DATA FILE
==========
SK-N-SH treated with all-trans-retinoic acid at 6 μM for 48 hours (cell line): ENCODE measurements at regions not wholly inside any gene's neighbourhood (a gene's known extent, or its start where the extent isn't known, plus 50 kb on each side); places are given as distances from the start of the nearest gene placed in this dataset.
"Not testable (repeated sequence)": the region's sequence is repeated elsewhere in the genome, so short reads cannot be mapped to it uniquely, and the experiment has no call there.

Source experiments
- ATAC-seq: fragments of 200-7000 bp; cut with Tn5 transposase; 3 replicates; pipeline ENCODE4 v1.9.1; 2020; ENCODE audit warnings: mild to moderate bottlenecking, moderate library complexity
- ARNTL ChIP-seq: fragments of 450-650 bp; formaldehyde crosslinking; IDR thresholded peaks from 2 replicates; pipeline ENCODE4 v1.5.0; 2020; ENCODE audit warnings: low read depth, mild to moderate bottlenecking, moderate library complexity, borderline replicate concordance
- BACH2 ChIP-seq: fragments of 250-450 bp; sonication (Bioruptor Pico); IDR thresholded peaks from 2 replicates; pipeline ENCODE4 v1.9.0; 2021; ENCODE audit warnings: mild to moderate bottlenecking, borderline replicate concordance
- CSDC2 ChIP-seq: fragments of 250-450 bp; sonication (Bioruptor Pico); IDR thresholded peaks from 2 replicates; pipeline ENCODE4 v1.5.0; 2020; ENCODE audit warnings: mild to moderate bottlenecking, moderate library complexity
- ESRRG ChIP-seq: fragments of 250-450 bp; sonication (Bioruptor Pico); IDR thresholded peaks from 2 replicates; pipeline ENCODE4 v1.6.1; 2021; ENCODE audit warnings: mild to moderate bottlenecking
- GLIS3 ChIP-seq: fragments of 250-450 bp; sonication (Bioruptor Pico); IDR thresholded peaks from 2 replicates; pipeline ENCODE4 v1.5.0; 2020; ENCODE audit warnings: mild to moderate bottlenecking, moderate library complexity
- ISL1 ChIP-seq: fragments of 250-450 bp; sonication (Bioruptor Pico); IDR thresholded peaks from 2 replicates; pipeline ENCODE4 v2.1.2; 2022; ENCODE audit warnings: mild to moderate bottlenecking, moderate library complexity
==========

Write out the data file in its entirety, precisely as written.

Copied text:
SK-N-SH treated with all-trans-retinoic acid at 6 μM for 48 hours (cell line): ENCODE measurements at regions not wholly inside any gene's neighbourhood (a gene's known extent, or its start where the extent isn't known, plus 50 kb on each side); places are given as distances from the start of the nearest gene placed in this dataset.
"Not testable (repeated sequence)": the region's sequence is repeated elsewhere in the genome, so short reads cannot be mapped to it uniquely, and the experiment has no call there.

Source experiments
- ATAC-seq: fragments of 200-7000 bp; cut with Tn5 transposase; 3 replicates; pipeline ENCODE4 v1.9.1; 2020; ENCODE audit warnings: mild to moderate bottlenecking, moderate library complexity
- ARNTL ChIP-seq: fragments of 450-650 bp; formaldehyde crosslinking; IDR thresholded peaks from 2 replicates; pipeline ENCODE4 v1.5.0; 2020; ENCODE audit warnings: low read depth, mild to moderate bottlenecking, moderate library complexity, borderline replicate concordance
- BACH2 ChIP-seq: fragments of 250-450 bp; sonication (Bioruptor Pico); IDR thresholded peaks from 2 replicates; pipeline ENCODE4 v1.9.0; 2021; ENCODE audit warnings: mild to moderate bottlenecking, borderline replicate concordance
- CSDC2 ChIP-seq: fragments of 250-450 bp; sonication (Bioruptor Pico); IDR thresholded peaks from 2 replicates; pipeline ENCODE4 v1.5.0; 2020; ENCODE audit warnings: mild to moderate bottlenecking, moderate library complexity
- ESRRG ChIP-seq: fragments of 250-450 bp; sonication (Bioruptor Pico); IDR thresholded peaks from 2 replicates; pipeline ENCODE4 v1.6.1; 2021; ENCODE audit warnings: mild to moderate bottlenecking
- GLIS3 ChIP-seq: fragments of 250-450 bp; sonication (Bioruptor Pico); IDR thresholded peaks from 2 replicates; pipeline ENCODE4 v1.5.0; 2020; ENCODE audit warnings: mild to moderate bottlenecking, moderate library complexity
- ISL1 ChIP-seq: fragments of 250-450 bp; sonication (Bioruptor Pico); IDR thresholded peaks from 2 replicates; pipeline ENCODE4 v2.1.2; 2022; ENCODE audit warnings: mild to moderate bottlenecking, moderate library complexity